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Geotechnical Earthquake Engineering

by

Dr. Deepankar Choudhury


Professor Department of Civil Engineering IIT Bombay, Powai, Mumbai 400 076, India.
Email: dc@civil.iitb.ac.in URL: http://www.civil.iitb.ac.in/~dc/ Lecture 11

Module 4 Strong Ground Motion

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Size of Earthquakes

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Magnitude and Intensity


Intensity How Strong Earthquake Feels to Observer
Qualitative assessment of the kinds of damage done by an earthquake Depends on distance to earthquake & strength of earthquake Determined from the intensity of shaking and damage from the earthquake

Magnitude Related to Energy Release.


Quantitative measurement of the amount of energy released by an earthquake Depends on the size of the fault that breaks Determined from Seismic Records
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Measuring Earthquakes
Seismogram is visual record of arrival time and magnitude of shaking associated with seismic wave. Analysis of seismogram allows measurement of size of earthquake.

Mercalli Intensity scale


Measured by the amount of damage caused in human terms- I (low) to XII (high); drawback: inefficient in uninhabited area

Richter Scale- (logarithmic scale)


Magnitude- based on amplitude of the waves Related to earthquake total energy
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Intensity
How Strong Earthquake Feels to Observer Depends On: Distance to hypocenter/epicenter Geology of site Type of building /structure Observers feeling Value varies from Place to Place Modified Mercalli Scale - I to XII
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Ref: Wikipedia

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Modified Mercalli Intensity Scale

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Earthquake Magnitude

ML - Local (Richter) magnitude

MW - Seismic Moment magnitude

MS - Surface wave magnitude


mb-

Body wave magnitude

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Local Magnitude of Earthquake


Magnitude Richter scale measures the magnitude of an earthquake, based on seismogram independent of intensity Amplitude of the largest wave produced by an event is corrected for distance and assigned a value on an openended logarithmic scale The equation for Richter Magnitude is: ML = log10A(mm) + (Distance correction factor)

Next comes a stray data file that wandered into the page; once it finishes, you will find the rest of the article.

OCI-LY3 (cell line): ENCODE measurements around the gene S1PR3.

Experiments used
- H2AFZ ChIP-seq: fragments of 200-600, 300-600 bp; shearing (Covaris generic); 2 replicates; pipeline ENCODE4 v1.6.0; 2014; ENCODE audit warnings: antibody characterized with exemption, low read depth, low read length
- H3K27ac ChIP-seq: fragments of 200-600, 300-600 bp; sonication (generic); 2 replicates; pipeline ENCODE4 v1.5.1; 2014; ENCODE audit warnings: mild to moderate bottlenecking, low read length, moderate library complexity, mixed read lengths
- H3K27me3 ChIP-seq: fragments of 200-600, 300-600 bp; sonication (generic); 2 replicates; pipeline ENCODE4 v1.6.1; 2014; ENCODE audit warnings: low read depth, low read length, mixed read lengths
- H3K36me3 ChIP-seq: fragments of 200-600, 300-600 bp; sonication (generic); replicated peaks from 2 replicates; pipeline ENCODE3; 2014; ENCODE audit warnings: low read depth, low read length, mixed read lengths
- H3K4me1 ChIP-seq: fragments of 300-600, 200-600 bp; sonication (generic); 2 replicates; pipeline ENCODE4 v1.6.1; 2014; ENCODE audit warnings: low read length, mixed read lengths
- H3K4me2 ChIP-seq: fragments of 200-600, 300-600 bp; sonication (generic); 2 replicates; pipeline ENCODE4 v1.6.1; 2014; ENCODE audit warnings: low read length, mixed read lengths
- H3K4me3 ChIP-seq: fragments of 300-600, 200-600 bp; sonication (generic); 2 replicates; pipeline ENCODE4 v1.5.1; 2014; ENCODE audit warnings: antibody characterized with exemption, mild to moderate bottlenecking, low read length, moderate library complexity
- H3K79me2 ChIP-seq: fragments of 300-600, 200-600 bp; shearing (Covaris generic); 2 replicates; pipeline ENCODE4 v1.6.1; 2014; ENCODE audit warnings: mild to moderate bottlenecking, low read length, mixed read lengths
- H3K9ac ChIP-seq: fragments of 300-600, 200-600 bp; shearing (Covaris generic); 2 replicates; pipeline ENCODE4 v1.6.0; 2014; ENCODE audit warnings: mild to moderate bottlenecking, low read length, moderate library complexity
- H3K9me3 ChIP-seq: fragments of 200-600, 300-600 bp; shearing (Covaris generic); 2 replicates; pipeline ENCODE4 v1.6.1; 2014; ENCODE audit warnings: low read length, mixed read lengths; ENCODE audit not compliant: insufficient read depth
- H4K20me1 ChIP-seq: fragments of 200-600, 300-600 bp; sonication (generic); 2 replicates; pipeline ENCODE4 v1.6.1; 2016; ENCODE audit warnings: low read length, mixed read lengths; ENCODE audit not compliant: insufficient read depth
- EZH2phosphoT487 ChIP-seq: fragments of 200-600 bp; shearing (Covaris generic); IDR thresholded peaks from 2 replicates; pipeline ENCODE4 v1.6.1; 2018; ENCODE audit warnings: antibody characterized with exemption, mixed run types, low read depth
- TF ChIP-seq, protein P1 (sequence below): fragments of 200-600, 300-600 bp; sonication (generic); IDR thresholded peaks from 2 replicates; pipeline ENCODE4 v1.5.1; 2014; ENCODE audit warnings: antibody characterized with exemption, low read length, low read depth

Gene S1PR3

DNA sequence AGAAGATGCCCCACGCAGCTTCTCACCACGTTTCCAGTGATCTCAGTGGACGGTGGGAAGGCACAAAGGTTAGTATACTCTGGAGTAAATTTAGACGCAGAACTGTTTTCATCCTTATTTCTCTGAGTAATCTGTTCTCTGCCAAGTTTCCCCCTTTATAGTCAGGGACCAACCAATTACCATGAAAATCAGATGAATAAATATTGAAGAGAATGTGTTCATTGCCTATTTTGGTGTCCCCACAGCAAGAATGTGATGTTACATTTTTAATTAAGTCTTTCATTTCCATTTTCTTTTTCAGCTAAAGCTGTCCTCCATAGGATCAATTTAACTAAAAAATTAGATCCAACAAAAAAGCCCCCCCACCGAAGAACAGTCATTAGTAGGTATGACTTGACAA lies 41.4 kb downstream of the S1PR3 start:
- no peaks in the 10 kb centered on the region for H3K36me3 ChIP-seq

Here A is the amplitude, in millimeters, measured directly from the photographic paper record of the Wood-Anderson seismograph, a special type of instrument. The distance factor comes from a table given by Richter (1958). 10
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Richters Local Magnitude


Right side diagram (nomogram) demonstrates how to use Richter's

original method to measure a seismogram for a magnitude estimate After you measure the wave amplitude you have to take its logarithm and scale it according to the distance of the seismometer from the earthquake, estimated by the S-P time difference. The S-P time, in seconds, makes t. The equation behind this nomogram, used by Richter in Southern California, is:

ML = log10A(mm) +3 log10[8 t (sec)]-2.93


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Richter Scale: Related to intensity


M=1 to 3: Recorded on local seismographs, but generally not felt

M= 3 to 4: Often felt, no damage


M=5: Felt widely, slight damage near epicenter

M=6: Damage to poorly constructed buildings and other structures within 10's km
M=7: "Major" earthquake, causes serious damage up to ~100 km (Gujarat 2001 earthquake). M=8: "Great" earthquake, great destruction, loss of life over several 100 km

M=9: Rare great earthquake, major damage over a large region over 1000 km
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Correlations

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Surface Wave Magnitude


Richters local magnitude does not distinguish between different types of waves. At large distances from epicenter, ground motion is dominated by surface waves. Gutenberg and Richter (1956) developed a magnitude scale based on the amplitude of Rayleigh waves. Surface wave magnitude Ms = log10A + 1.66 log10 +2.0 A = Maximum ground displacement in micrometers = Distance of seismograph from the epicenter, in degrees. Surface wave magnitude is used for shallow earthquakes
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Body Wave Magnitude